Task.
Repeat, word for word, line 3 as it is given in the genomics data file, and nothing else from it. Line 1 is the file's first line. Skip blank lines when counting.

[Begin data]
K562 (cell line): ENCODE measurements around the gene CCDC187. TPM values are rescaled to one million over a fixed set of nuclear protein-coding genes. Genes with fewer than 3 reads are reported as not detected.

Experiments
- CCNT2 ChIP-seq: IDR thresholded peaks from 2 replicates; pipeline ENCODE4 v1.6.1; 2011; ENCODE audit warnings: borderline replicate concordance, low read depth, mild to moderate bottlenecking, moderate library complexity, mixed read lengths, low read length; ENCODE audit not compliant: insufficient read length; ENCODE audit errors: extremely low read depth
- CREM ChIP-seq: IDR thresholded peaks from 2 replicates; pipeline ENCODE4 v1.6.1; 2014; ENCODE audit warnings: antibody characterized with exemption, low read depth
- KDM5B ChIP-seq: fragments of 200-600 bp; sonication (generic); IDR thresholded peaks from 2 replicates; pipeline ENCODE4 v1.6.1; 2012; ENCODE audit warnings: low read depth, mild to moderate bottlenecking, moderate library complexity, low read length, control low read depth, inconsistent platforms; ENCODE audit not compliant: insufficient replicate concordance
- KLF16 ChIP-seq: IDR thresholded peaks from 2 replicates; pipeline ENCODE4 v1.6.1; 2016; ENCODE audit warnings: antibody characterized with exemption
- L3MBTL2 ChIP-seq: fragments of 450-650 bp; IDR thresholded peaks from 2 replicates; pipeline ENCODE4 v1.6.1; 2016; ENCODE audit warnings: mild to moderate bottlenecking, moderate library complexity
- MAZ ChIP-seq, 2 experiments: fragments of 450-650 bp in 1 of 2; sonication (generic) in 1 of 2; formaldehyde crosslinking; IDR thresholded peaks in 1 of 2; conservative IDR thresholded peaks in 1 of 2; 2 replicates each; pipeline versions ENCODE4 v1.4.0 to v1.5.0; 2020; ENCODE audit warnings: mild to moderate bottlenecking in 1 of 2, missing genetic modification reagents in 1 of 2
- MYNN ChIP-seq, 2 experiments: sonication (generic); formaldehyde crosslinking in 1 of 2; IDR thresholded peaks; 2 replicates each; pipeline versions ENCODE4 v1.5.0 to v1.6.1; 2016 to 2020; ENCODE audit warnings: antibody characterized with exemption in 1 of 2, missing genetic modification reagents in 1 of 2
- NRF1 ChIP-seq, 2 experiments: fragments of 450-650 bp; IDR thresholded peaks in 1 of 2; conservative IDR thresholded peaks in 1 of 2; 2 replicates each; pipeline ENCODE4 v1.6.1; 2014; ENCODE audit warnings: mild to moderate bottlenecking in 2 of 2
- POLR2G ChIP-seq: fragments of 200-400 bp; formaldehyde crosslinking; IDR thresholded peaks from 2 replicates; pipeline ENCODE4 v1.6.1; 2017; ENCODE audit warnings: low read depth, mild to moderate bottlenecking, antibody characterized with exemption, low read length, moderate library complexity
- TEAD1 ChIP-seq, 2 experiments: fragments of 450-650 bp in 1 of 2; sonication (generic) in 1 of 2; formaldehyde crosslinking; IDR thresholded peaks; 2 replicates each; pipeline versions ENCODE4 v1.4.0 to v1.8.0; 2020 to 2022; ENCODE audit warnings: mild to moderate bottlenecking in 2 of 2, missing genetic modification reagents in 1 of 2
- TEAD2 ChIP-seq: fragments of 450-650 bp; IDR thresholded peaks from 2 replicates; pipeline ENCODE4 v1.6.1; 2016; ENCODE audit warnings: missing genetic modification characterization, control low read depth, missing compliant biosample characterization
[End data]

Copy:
- CCNT2 ChIP-seq: IDR thresholded peaks from 2 replicates; pipeline ENCODE4 v1.6.1; 2011; ENCODE audit warnings: borderline replicate concordance, low read depth, mild to moderate bottlenecking, moderate library complexity, mixed read lengths, low read length; ENCODE audit not compliant: insufficient read length; ENCODE audit errors: extremely low read depth